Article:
HMCS Donnacona

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HMCS Donnacona
Donnacona.png
Active1923 to present
CountryCanada Canada
Branch Royal Canadian Navy
TypeNaval Reserve Division
RoleReserve unit
SizeApprox. 250
Garrison/HQ3525 Saint-Jacques St Montréal QC H4C 0A1
Motto(s)Hand On and Main dans la main
ColoursBlack and Vermilion
Equipment24 ft (7.3 m) RHIB (ZH-733 CDO)
Battle honoursNone

HMCS Donnacona is a Royal Canadian Navy reserve division located in Montreal, Quebec. Dubbed a stone frigate, HMCS Donnacona is a land-based naval establishment for training and recruitment primarily of part-time sailors for Canada's naval reserve.

Operations[edit]

HMCS Donnacona's personnel provide on-going augmentation to Royal Canadian Navy operations and exercises on ships and at shore establishments on a full- and part-time basis.

Domestically, HMCS Donnacona contributes assets in the form of personnel and equipment to aid to the civil power operations. In the past, these have included the 1990 Oka Crisis, the 1995 G7 summit in Halifax, Nova Scotia, the 1997 Red River Flood, the 1998 Ice Storm, the 1998 crash of Swissair Flight 111, the 2010 Winter Olympics in Vancouver, British Columbia, and the 2011 floods on the Richelieu River in Quebec and throughout Manitoba.

Throughout the Cold War, HMCS Donnacona provided hundreds of trained augmentees in support of naval and joint operations, as well as to the Korean War and the First Gulf War. The unit also provided personnel to the Afghanistan war and subsequent training mission, and to numerous United Nations peacekeeping missions and NATO operations.

During the Second World War, HMCS Donnacona served as the Royal Canadian Navy's principal recruiting and initial training depot in what was then Canada's largest city, ultimately enrolling, instructing and temporarily housing many thousands of sailors throughout the war. During the war's demobilization phase, these sailors were formally discharged at the unit.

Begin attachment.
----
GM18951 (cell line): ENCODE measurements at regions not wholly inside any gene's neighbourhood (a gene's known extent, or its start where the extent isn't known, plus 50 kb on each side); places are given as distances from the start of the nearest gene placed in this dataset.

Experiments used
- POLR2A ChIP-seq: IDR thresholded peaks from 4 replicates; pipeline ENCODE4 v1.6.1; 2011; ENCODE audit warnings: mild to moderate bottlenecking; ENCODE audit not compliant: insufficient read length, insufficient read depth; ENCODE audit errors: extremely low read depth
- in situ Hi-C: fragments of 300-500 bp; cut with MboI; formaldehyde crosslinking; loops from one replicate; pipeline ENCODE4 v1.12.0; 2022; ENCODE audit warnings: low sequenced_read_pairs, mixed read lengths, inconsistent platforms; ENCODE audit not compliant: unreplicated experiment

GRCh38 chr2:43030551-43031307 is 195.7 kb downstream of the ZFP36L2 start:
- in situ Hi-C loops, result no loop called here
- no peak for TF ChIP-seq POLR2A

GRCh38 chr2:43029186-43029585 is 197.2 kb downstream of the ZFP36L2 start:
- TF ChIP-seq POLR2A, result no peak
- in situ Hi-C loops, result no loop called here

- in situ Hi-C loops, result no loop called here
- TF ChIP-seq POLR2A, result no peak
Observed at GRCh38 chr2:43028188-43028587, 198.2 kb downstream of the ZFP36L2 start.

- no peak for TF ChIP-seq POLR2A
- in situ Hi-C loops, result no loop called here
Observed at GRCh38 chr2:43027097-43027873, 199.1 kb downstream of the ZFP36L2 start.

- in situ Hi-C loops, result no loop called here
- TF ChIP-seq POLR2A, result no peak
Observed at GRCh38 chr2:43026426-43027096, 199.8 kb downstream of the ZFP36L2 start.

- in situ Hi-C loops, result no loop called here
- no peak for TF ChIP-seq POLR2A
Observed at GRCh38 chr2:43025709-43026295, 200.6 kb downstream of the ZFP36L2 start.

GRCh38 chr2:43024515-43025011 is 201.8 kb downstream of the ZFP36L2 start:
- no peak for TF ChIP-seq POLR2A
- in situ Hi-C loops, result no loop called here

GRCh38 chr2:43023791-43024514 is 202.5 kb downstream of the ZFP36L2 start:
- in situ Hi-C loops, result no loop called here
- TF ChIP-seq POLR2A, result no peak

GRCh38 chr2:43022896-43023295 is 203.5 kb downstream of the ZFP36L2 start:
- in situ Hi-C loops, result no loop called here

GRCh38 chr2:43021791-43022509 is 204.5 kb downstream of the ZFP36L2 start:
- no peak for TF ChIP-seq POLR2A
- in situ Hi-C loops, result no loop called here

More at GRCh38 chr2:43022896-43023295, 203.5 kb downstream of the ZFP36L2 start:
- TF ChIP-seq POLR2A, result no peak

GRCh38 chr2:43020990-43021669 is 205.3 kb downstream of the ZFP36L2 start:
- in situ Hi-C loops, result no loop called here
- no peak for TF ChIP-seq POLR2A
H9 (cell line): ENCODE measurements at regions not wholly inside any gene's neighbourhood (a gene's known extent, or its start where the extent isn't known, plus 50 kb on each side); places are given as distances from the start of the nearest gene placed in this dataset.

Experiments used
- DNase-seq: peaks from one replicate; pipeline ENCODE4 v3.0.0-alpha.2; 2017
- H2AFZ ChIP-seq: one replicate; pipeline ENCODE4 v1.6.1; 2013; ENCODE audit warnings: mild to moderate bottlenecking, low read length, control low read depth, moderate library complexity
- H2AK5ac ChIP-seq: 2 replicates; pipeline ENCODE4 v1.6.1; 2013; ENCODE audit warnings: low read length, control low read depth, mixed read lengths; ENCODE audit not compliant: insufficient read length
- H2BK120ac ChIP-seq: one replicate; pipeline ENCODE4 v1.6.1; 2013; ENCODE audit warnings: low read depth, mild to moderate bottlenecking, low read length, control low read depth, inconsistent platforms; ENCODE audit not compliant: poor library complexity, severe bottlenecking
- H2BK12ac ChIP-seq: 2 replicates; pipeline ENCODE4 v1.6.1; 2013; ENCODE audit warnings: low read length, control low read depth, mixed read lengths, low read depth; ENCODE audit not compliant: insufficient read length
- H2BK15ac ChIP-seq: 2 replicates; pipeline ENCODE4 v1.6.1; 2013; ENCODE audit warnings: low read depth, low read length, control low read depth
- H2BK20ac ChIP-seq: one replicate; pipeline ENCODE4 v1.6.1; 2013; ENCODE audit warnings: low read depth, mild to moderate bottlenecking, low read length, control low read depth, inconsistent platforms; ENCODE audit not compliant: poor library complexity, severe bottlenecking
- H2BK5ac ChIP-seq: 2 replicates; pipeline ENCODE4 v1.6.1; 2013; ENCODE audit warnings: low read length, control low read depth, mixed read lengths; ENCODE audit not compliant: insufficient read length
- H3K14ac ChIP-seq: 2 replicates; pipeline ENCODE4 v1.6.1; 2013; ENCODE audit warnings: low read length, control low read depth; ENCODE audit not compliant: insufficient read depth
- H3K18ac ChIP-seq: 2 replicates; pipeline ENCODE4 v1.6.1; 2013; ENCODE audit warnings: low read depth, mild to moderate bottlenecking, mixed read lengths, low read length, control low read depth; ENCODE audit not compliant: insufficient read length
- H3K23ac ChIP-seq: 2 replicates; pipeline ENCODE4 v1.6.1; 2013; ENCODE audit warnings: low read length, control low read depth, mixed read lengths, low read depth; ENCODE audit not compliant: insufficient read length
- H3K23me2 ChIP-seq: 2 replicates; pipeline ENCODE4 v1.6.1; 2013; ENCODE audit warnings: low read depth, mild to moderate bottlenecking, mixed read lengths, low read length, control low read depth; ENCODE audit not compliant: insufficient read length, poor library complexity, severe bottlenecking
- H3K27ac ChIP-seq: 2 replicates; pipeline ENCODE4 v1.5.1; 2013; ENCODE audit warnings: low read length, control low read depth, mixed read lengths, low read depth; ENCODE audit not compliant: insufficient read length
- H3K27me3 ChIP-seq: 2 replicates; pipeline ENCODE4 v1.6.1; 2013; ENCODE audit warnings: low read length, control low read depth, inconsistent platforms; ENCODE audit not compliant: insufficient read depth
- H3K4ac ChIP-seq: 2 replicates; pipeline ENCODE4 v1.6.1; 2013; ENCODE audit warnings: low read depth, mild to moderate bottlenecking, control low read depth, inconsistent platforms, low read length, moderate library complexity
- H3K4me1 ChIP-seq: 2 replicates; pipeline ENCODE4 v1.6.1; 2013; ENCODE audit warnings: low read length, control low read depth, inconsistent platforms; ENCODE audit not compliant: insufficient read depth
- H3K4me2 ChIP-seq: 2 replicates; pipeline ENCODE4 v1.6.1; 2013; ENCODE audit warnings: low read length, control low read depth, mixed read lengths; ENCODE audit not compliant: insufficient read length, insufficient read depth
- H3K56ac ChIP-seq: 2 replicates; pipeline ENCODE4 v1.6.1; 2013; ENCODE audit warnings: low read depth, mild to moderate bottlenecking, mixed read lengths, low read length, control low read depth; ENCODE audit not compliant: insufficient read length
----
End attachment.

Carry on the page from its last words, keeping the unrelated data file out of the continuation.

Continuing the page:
History[edit]

In 1923, the first company of the Royal Canadian Volunteer Naval Reserve was formed in Montreal. The unit was originally housed at 465 Sherbrooke West, a converted private residence, until 1935, and then at a Bell Canada building at 1057 Mountain Street until 1939. In August 1939 the unit moved to 1046 Mountain Street - again another old Bell property, but a much more appropriate one with a pillared main entrance and space for an indoor drill deck.[1]

At the outbreak of the Second World War the unit was split into two co-located divisions to accommodate the high recruiting intake: NCSM Cartier for francophones and HMCS Montreal for English speakers. In 1941 the units were merged again as HMCS Montreal and in 1943 this division was moved to 2055 Drummond Street (the building of the old Montreal Winter Club curling rink) and re-commissioned HMCS Donnacona.

In 1943, the new name of the Naval Reserve division was chosen to be used as the name of the ship featured in the film Corvette K-225, featuring Randolph Scott and Ella Raines. In 1944, HMCS Donnacona's football team (combined with players from HMCS Hyacinthe, also in Montreal) won the Grey Cup, beating the Hamilton Wildcats 7-6 at the Civic Stadium to bring the cup to Montreal for only the second time.

In the summer of 2007, HMCS Donnacona was moved to a new purpose-built federal government facility at 3525 St-Jacques Street shared with the Royal Canadian Mounted Police (RCMP) and the Canada Border Services Agency.

See also[edit]

References[edit]

  1. ^ Glashan, K "Montreal's Navy" page 6-8, Naval Officers Association, 1985